Gaining levels in the game means acruing experience points. The experience levels are not the same per race because of the experience_factor attribute, Experience levels can be raised or lowered according to this factor. A value of 0 would break the game, making all experience levels happen at zero experience points. A value of 100 means the levels are the standard levels as described in the experience_levels block. A value of 200 means that the experience levels for this race are doubled the standard. Take care when setting this value, because the experience_factor attribute is one of the greatest determiners of game balance.

  experience_factor: 105;  # race finds it more difficult to level-up.

2.3 Price Adjustment Block

The store_price_adjust_by_race block specifies how store owners (shopkeeps) raise or lower their prices for characters of a given race. Yes it’s true, the Half-Troll gives higher prices, and the Halfling might even give a bit of a break if the player’s character is also a Halfling.

The store_price_adjust_by_race block requires one line for every race specified in the definition file. The structure of the block is:

  store_price_adjust_by_race {
    "race-name" : price;

When the value of a price is 100, it means that the price is neither raised or lowered. When the value of a price is 50 it means the shopkeep of that race will sell things at half off to the given race. For example:

  store_price_adjust_by_race {
    "Human" : 100;
    "Dwarf" : 105;
    "Elf"   : 95;

If this store_price_adjust_by_race block is inside a race "Human" block, and we go to a store with an Elven shopkeep, as a member of the Human race we will get a %5 deal on everything sold in that store. The dwarf will make us pay more.

Whenever a new race is added to, or removed from the definition file, all of the store_price_adjust_by_race blocks need to be updated.

2.4 Shopkeep Blocks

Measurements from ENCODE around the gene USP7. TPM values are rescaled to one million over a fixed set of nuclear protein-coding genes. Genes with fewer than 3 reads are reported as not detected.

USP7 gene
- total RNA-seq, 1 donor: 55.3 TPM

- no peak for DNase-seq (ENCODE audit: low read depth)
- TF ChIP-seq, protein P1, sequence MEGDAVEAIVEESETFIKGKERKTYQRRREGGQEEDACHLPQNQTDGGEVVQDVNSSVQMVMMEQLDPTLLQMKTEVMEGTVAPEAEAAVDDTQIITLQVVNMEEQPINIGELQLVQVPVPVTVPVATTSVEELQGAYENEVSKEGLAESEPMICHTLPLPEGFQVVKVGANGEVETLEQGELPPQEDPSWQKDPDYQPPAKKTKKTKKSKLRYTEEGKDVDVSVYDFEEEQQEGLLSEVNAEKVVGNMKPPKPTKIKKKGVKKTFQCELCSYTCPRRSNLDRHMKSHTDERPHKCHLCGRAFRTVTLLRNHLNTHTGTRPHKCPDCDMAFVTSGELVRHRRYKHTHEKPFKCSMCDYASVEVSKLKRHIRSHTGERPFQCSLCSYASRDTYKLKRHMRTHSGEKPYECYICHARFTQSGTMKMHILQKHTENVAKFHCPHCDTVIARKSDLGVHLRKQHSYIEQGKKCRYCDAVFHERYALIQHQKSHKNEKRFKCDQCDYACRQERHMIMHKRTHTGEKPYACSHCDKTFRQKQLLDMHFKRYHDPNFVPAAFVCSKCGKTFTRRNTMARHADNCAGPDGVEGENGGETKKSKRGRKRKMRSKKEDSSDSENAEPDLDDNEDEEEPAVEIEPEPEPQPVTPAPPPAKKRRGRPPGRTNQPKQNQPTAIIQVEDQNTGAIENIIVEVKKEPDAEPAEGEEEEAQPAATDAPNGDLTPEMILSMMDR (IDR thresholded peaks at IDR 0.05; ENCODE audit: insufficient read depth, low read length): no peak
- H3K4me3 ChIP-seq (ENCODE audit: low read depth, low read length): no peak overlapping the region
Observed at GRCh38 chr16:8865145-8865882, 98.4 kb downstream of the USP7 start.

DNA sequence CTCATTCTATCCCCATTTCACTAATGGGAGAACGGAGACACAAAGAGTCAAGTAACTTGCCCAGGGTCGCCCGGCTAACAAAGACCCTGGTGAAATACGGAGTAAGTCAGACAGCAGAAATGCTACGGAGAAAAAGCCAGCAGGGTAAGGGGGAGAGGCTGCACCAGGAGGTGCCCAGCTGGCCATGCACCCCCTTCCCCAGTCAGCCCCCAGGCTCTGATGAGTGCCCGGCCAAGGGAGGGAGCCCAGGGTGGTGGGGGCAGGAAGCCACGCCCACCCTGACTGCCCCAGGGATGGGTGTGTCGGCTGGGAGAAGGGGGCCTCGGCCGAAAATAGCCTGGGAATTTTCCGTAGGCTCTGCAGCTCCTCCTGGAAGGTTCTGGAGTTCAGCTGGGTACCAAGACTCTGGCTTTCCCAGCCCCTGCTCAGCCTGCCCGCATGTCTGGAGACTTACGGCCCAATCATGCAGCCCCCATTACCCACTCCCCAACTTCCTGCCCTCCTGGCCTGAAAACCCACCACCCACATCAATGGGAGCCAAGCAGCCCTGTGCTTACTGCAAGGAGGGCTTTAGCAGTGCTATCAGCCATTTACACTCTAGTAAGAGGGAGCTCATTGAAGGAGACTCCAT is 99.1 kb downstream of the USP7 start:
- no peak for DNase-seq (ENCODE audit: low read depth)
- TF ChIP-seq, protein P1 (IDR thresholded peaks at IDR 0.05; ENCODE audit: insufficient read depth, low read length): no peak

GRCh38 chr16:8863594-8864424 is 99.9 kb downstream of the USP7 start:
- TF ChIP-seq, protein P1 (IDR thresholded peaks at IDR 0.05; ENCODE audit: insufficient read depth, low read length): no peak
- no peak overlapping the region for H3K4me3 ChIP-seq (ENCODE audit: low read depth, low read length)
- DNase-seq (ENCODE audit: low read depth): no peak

Shopkeeps are the owners of stores who buy and sell items. These quirky characters behave differently according to their attributes specified in a shopkeep block. Each of the six stores needs at least one shopkeep. The game will randomly select shopkeeps when a character is created.

Here is a sample shopkeep block:

  shopkeep "Erick the Honest" "Human" "General Store" {
    store: "1";         haggle_per: 4;          inflate: 108|67;
    max_insults: 12;    max_cost: 250;

The first three chunks of text before the opening brace are used to create the top line that is seen in the store; so there are limits to the width of these chunks of text. The name chunk should be 22 characters or less; the class chunk should be 11 characters or less, and the store name chunk should be 14 characters or less. Although it might seem like the class name should align with the text seen in class blocks, it is not the case. One shopkeep in the game has a class specified here as "Human?".

There are 5 attributes in the shopkeep block:


The store attribute species which store the shopkeep occupies. "1" means the general store. All stores must be covered by at least one shopkeep block somewhere in the definition file.

  store: "1"; # the shopkeep occupies the general store.

Some shopkeeps haggle more intensely than others. The haggle_per sets the minimum haggling percent between the prices the player offers before the shopkeep gets insulted. A maximum haggling percent is 3 times haggle_per, where the shopkeep will try to offer a fairer price. The maximum value for haggle_per attribute is 33, but values much lower than this make more sense.

  haggle_per: 4; #allow 4% diff. in haggling offers before being insulted.

Shopkeeps will ban characters forever if they insults them too many times by giving outrageous offers while haggling. max_insults is the number of times a shopkeep can be insulted before the shop-doors are closed forever. This value is per-game, not per-visit to the store. Players would definitely be surprised if the shopkeep only allowed one insult! Values of 10 to 20 make more sense. The max_insults attribute has a maxmimum value of 255, and a minimum value of 1.